Some iconic tap dancers are Bill "Bojangles" Robinson, Gregory Hines, and Savion Glover. Their contribution has brought this dance form to new heights of popularity and technical prowess. Bill Robinson's famous "stair dance" is an apt example. His ability to navigate complex rhythms while performing on stairs is a commendable feat that inspires dancers from around the world.

Tap dance featured in Broadway shows, Hollywood films, and television performances. Classic films like "Singin' in the Rain" and "42nd Street" have immortalized tap dance routines, making them a cherished part of dance history.

5. Punk

Punking, later known as Waacking, has many influences. It draws inspiration from silent films, Hollywood movies, film stars like Greta Garbo and Fred Astaire, musicals, dramas, cartoons, photography books, and the personal lives of dancers. The dance is known for its expressive acting, sharp movements, dramatic poses, use of space, athleticism, intricate musical timing, and strong connection to the music.

Punking's name comes from the term "punk," which was a derogatory term for gay men. Michael Angelo Harris, a DJ at Ginos II, and other originators used the term as a form of empowerment. As the dance evolved, they started using the word "whack" to describe the strong, striking movements, inspired by the sound effects from the 1960s Batman TV series.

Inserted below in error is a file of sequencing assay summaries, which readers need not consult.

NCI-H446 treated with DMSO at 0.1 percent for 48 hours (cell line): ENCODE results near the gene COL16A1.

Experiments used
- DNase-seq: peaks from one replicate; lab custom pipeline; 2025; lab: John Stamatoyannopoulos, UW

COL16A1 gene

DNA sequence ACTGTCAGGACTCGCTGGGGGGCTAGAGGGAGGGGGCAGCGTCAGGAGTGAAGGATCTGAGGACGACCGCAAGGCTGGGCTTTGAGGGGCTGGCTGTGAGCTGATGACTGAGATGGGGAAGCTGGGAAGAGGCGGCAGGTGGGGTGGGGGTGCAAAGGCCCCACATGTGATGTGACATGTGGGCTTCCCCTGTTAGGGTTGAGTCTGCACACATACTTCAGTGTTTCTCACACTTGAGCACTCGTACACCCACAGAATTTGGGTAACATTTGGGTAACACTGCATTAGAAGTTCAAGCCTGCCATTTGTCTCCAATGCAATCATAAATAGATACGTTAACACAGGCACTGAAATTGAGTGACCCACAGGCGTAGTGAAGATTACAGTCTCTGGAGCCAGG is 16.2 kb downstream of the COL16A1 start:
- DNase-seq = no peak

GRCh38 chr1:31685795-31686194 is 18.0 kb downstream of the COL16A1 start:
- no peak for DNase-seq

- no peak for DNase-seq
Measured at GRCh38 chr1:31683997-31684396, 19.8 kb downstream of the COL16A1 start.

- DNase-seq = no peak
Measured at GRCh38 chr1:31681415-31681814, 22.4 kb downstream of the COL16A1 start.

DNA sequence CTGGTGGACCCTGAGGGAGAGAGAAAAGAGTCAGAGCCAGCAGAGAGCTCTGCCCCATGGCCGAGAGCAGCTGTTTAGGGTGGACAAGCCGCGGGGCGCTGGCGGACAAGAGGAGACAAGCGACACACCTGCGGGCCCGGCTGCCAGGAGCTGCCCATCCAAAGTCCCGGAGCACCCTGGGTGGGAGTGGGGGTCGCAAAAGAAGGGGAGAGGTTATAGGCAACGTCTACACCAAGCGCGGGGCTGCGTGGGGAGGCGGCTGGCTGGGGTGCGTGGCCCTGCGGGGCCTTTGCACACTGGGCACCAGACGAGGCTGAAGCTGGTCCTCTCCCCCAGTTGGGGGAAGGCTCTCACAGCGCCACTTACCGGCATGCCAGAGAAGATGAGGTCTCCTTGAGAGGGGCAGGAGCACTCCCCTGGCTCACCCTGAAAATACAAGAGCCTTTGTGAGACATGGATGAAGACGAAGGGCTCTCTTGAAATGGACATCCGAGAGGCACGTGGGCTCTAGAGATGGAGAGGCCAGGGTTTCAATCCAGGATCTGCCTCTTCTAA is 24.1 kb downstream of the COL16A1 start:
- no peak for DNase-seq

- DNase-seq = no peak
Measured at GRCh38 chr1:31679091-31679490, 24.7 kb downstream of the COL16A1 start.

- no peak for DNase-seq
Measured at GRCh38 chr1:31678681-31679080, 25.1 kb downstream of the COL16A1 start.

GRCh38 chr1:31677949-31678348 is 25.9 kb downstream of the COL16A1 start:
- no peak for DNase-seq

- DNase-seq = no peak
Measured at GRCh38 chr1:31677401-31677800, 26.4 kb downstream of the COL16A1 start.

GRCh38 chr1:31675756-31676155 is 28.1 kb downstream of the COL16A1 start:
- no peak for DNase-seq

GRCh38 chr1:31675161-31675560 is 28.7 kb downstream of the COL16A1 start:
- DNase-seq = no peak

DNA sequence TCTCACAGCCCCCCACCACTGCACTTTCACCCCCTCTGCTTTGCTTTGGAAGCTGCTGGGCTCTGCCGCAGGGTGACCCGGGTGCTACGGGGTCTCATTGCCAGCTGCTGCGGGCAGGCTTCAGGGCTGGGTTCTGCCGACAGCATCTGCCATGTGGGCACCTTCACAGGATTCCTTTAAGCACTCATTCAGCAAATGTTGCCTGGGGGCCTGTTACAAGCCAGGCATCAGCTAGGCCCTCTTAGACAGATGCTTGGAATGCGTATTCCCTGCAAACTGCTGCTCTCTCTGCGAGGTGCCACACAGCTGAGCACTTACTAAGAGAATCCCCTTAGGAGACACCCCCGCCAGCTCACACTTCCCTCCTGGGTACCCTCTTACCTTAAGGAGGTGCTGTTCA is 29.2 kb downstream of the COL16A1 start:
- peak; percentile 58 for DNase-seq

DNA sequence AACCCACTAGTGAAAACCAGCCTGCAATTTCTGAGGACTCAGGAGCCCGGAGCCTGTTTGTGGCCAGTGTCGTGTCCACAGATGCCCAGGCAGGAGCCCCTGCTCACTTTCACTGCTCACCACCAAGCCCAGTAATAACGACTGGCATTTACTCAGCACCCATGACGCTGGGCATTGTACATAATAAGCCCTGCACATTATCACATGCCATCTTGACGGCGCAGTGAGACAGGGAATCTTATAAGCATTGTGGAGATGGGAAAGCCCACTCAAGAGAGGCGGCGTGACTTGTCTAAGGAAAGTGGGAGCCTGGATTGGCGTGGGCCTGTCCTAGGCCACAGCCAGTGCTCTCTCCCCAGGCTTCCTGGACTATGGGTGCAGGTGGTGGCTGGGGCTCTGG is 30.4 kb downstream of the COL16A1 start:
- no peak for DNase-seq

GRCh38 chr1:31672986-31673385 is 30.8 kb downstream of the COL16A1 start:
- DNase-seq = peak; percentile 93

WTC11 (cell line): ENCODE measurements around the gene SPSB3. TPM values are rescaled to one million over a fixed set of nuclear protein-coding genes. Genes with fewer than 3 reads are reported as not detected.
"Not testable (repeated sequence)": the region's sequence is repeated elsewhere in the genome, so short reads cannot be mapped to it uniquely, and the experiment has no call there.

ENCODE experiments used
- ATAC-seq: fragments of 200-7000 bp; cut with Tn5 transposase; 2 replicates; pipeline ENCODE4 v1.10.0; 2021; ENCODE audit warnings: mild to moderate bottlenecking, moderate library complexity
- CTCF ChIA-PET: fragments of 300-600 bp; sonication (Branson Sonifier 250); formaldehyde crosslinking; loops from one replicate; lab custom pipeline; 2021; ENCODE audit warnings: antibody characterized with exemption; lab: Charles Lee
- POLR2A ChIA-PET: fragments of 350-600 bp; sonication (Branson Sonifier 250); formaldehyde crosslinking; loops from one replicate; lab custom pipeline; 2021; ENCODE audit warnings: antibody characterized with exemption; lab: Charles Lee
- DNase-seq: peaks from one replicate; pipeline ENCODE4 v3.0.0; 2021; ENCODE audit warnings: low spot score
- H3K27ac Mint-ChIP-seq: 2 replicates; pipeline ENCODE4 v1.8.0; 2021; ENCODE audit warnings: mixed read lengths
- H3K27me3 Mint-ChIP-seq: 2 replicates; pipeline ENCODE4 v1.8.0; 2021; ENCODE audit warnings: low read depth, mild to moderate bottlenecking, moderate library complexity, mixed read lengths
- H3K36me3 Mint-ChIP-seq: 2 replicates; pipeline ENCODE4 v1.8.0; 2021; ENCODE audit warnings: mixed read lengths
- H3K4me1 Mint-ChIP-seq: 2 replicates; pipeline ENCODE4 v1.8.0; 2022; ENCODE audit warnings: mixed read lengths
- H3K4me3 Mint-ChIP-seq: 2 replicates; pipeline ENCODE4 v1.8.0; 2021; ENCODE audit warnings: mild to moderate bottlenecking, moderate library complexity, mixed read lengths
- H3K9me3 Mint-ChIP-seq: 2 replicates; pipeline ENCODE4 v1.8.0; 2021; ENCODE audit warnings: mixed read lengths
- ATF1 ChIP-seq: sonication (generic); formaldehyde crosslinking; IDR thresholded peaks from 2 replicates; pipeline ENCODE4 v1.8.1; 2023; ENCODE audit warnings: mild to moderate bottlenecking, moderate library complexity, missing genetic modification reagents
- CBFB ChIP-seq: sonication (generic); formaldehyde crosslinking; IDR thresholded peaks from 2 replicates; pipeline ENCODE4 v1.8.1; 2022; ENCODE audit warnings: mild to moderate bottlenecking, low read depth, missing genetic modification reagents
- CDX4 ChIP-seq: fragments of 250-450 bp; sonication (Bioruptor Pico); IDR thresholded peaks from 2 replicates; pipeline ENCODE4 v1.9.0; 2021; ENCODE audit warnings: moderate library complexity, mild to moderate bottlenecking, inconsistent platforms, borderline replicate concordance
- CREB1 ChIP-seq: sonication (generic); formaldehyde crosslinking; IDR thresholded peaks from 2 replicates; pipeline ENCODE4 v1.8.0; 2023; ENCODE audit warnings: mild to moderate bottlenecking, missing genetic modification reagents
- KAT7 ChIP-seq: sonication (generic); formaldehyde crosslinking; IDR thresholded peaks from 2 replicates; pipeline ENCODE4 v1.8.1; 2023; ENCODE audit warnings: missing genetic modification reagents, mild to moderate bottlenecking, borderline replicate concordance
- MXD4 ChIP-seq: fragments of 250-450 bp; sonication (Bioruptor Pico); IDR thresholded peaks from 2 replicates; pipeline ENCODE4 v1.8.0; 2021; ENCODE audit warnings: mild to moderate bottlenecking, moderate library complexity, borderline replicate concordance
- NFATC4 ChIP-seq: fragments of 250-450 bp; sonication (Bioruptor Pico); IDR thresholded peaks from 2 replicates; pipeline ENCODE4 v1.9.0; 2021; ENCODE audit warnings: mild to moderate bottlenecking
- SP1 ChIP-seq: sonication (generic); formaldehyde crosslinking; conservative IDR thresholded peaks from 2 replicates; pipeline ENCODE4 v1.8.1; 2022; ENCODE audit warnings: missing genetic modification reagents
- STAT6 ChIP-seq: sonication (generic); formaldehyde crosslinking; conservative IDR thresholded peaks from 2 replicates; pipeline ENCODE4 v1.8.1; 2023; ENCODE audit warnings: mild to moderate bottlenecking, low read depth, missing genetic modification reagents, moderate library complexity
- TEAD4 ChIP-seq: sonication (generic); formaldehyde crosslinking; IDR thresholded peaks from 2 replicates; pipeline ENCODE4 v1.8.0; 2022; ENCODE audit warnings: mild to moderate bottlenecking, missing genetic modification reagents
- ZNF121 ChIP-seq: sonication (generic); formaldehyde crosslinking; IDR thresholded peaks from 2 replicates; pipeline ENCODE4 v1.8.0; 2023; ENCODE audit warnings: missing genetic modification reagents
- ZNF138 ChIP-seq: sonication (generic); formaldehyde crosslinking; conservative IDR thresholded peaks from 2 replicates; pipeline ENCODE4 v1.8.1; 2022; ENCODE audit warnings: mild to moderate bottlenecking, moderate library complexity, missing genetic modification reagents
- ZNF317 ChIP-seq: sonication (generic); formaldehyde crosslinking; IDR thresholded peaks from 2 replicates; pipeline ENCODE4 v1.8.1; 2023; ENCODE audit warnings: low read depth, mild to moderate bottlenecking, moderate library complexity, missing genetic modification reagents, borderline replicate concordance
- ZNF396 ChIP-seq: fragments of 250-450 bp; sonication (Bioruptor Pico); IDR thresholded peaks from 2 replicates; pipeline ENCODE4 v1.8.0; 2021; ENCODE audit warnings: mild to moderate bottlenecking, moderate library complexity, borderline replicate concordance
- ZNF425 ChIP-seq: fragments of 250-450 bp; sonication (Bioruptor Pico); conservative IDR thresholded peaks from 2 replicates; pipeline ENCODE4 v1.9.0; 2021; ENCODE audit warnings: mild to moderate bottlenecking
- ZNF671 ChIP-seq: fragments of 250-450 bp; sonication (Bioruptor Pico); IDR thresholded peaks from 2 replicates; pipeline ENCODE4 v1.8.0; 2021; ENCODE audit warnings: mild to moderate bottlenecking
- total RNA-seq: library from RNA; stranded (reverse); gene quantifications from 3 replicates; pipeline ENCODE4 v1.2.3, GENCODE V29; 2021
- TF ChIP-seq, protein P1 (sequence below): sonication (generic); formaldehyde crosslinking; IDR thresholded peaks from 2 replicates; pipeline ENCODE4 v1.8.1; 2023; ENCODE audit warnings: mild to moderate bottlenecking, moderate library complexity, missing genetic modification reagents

The dance began with posing, which involved freezing in a pose to the music. A group of men, including Andrew Frank, Arthur Goff, Tommy Mitchell, Faye Raye, and Kenny "China Doll," developed this into Punking and Whacking. Michael Angelo Harris was the innovative DJ who helped promote the style in various clubs around Los Angeles.

As Punking and Whacking gained popularity, they caught the attention of famous street dancers and choreographers. People like Fred Berry, Toni Basil, Adolfo "Shabba Doo" Quinones, Ana "Lollipop" Sanchez, Dallace Ziegler, and Bill Goodson helped spread the dance through TV shows, movies, and stage performances. To avoid the negative connotation of the word "punk," the dance became known as Whacking.

Adolfo "Shabba Doo" Quinones, a straight dancer, learned from the creators and added his own style, mixing locking, soul dance, salsa, and martial arts. His version of Whacking became very popular among straight men, expanding the dance's audience.

The original style of Punking faded from public view due to the deaths of several of its originators. However, Viktor Manoel, the only known remaining originator, continues to teach and practice the style, keeping its legacy alive.

Concluding...

Jazz dance has had a profound impact on American culture and the world of dance. Its techniques and styles are taught in dance schools worldwide, and its influence can be seen in various media, from movies and musicals to TV shows and music videos. Jazz dance continues to inspire new generations of dancers and choreographers, ensuring its legacy endures.

In summary, jazz dance is a vibrant, expressive, and ever-evolving art form that captures the spirit of creativity and cultural fusion. Its rich history and dynamic nature make it a captivating and enduring part of the dance world.